Oil prices rose on Tuesday on a possible rise in Chinese infrastructure which would boost crude demand in China, shifting attention from the ongoing US – China trade war. Equinor photo.
US oil prices up over 1 per cent Tuesday
Oil prices rose on Tuesday after reports that China will boost its crude demand as Beijing invests in infrastructure development. The announcement shifted the markets’s focus away from ongoing trade tensions between the the US and China and oversupply concerns.
By 2:25 p.m., EDT, benchmark Brent crude was up 44 cents to $73.50/barrel and US West Texas Intermediate 74 cents to $68.63/barrel, down from a session high of $68.84. The Canadian Crude Index slipped 34 cents to $40.77.
For weeks, the market has been concerned that trade tensions between the US and China would cut the Asian country’s demand for crude, according to Phil Flynn, analyst at Price Futures Group.
Flynn told Reuters “infrastructure spending from China in the past had really jacked up oil demand, and I think that’s adding some outside support for prices”.
According to Gene McGillian, vice president of market research at Tradition Energy, buyers are coming back into the market after an 8 per cent fall from multi-year highs. McGillian told Reuters that after drops in oil inventories due to rising demand, the market is expected to remain in balance unless Saudi Arabia or Russia significantly increase their crude production.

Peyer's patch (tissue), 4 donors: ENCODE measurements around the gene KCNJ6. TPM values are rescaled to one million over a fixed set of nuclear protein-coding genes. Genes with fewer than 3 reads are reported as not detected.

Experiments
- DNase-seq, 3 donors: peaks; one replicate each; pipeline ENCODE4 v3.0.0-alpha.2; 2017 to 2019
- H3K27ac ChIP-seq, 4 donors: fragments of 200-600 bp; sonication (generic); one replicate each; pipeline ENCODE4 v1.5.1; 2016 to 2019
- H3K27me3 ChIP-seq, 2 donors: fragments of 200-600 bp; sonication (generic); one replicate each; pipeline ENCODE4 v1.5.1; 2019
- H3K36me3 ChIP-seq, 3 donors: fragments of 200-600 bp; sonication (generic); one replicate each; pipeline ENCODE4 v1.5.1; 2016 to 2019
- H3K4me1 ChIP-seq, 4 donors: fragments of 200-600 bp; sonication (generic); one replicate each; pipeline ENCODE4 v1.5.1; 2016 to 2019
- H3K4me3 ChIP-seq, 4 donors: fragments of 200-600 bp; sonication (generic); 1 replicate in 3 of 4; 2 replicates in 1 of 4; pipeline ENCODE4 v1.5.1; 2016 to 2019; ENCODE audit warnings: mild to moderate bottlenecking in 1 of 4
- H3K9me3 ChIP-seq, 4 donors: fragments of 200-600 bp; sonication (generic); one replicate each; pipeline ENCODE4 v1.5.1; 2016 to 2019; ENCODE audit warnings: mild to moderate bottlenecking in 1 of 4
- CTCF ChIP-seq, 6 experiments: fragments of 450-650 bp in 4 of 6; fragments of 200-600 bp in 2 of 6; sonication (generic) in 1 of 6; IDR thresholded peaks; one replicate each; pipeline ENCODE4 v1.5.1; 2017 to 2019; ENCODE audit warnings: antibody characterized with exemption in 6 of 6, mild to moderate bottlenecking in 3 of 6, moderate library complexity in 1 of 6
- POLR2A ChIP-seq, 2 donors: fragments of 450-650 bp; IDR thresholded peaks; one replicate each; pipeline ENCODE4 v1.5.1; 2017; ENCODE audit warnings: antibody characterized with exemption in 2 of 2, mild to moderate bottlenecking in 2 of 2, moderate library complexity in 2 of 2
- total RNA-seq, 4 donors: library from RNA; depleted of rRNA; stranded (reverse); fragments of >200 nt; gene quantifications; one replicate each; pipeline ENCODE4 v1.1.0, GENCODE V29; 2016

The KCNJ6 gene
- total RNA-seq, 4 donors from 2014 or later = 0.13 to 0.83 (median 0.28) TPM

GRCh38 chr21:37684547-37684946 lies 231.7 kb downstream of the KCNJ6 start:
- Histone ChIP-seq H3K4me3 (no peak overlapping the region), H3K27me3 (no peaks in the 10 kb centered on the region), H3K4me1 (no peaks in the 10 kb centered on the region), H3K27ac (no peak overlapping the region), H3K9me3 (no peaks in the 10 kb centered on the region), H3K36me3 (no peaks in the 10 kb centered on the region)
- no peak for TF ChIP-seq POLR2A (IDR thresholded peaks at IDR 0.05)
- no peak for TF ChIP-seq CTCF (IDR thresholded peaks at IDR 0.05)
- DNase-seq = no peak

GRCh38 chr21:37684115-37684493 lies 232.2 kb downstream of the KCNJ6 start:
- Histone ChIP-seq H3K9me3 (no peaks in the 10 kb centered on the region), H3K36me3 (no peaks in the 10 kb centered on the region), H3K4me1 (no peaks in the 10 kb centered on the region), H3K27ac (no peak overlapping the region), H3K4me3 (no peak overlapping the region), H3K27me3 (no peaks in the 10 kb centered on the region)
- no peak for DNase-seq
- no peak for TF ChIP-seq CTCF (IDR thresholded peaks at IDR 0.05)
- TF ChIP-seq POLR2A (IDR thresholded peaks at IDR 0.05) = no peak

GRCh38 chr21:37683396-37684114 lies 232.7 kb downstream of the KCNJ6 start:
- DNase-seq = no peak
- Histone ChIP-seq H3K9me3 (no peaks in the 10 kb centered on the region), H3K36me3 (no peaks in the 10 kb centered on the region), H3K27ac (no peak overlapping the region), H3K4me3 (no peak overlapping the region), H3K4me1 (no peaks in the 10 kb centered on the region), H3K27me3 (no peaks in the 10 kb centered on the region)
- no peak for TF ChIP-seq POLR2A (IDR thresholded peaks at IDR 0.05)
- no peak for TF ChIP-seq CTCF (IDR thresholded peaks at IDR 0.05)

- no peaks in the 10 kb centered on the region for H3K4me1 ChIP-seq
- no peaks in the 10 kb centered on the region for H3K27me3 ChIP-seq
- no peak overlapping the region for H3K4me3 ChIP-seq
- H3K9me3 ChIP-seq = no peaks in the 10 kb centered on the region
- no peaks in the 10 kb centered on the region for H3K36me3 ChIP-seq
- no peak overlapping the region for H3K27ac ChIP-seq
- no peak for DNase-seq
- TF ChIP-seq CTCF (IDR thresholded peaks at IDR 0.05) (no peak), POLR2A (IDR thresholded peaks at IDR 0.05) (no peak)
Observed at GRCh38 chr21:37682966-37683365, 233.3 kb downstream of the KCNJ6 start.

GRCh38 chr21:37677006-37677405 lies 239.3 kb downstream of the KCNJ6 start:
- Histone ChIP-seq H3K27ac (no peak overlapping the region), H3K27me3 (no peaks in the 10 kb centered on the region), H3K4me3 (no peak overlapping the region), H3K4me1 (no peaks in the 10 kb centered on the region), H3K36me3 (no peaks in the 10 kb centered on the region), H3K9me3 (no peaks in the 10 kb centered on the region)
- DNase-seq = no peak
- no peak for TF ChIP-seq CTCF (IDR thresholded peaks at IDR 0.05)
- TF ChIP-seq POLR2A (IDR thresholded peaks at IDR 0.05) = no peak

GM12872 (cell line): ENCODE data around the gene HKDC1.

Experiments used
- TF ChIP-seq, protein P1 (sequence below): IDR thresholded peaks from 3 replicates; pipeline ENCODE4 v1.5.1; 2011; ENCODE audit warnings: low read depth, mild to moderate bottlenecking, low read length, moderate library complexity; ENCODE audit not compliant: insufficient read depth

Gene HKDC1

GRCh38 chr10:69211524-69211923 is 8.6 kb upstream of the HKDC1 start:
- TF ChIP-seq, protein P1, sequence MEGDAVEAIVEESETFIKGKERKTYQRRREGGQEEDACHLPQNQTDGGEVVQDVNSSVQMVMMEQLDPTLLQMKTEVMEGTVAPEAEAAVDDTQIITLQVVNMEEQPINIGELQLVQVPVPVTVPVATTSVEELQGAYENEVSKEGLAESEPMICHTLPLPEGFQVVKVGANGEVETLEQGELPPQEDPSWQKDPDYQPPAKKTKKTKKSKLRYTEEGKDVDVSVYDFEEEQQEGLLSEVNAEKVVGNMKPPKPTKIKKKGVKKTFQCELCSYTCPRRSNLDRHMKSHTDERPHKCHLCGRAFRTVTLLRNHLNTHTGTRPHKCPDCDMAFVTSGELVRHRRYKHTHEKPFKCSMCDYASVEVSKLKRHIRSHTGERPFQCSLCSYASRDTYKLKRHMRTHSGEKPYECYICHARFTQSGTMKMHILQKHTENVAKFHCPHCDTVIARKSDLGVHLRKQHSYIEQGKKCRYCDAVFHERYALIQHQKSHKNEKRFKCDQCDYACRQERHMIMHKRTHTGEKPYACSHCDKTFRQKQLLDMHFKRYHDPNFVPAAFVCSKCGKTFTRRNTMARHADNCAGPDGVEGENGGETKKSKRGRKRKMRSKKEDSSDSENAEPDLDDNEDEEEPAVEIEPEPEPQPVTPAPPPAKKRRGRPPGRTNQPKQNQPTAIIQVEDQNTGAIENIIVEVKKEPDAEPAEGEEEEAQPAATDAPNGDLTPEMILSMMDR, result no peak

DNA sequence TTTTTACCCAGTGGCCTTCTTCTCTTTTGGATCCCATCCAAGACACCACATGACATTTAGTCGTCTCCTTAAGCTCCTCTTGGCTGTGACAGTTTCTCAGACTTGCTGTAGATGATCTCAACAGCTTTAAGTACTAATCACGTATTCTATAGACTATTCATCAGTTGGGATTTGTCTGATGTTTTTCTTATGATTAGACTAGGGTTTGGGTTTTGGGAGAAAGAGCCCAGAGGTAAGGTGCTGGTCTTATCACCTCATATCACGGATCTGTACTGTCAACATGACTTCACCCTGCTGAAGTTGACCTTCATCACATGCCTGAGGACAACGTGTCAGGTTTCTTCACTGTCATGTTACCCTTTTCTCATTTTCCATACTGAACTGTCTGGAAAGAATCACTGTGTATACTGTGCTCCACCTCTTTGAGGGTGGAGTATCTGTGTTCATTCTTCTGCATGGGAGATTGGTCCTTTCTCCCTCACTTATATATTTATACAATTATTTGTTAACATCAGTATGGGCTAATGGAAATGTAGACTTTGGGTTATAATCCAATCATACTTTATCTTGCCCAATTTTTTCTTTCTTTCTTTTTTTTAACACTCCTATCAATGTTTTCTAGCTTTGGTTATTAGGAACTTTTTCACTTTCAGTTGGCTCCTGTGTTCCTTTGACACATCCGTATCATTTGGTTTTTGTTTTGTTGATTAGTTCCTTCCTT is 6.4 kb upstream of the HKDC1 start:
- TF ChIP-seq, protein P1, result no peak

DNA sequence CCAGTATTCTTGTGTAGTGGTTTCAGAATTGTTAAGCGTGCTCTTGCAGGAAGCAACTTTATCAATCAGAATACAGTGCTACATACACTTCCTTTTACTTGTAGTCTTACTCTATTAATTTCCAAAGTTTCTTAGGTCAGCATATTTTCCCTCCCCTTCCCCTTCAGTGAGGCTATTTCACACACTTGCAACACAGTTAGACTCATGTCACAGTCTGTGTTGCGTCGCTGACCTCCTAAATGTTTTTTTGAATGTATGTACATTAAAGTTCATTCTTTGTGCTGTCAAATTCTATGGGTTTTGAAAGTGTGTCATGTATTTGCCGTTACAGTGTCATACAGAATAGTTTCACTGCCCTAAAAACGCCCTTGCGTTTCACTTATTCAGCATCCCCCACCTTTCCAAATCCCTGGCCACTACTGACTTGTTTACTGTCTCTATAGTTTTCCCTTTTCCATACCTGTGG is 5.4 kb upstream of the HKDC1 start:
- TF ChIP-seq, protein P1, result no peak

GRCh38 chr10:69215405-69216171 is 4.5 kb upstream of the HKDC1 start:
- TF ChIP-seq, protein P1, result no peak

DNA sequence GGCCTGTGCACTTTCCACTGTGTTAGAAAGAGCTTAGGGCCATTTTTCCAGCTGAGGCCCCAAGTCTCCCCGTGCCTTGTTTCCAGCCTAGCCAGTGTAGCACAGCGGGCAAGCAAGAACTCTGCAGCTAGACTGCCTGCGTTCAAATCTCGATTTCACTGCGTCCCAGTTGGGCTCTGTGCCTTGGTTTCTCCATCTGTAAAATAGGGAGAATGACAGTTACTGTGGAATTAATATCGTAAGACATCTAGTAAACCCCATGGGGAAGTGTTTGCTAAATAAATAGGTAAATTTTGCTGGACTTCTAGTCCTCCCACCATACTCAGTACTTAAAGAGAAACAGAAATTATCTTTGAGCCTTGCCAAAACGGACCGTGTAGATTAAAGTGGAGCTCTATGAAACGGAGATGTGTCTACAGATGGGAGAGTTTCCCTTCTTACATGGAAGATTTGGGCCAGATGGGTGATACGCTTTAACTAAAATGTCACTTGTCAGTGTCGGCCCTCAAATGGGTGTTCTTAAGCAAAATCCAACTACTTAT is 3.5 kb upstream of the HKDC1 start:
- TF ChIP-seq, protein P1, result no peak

Both US WTI and Brent dropped in value this month due to rising supplies from Russia and OPEC and resumption of some lost production due to unrest.
The Trump administration’s threat of a confrontation in the Middle East and trade dispute with major trading partners has also left the market uneasy in recent weeks.
President Trump is pushing countries to not purchase any of Iran’s 3.75 million barrels per day (b/d) of crude. Trump has set a deadline of November for countries to buy oil from other producers.
In response to the expected loss of Iranian crude to the market, Saudi Arabia and other large producers increased their production.
Analysts polled prior to the US Energy Information Administration’s crude inventory data release say they expect US crude stocks to have fallen by 3.2 million barrels last week.
Crude stock data from the American Petroleum Institute will be available on Tuesday afternoon and EIA data will be released Wednesday morning.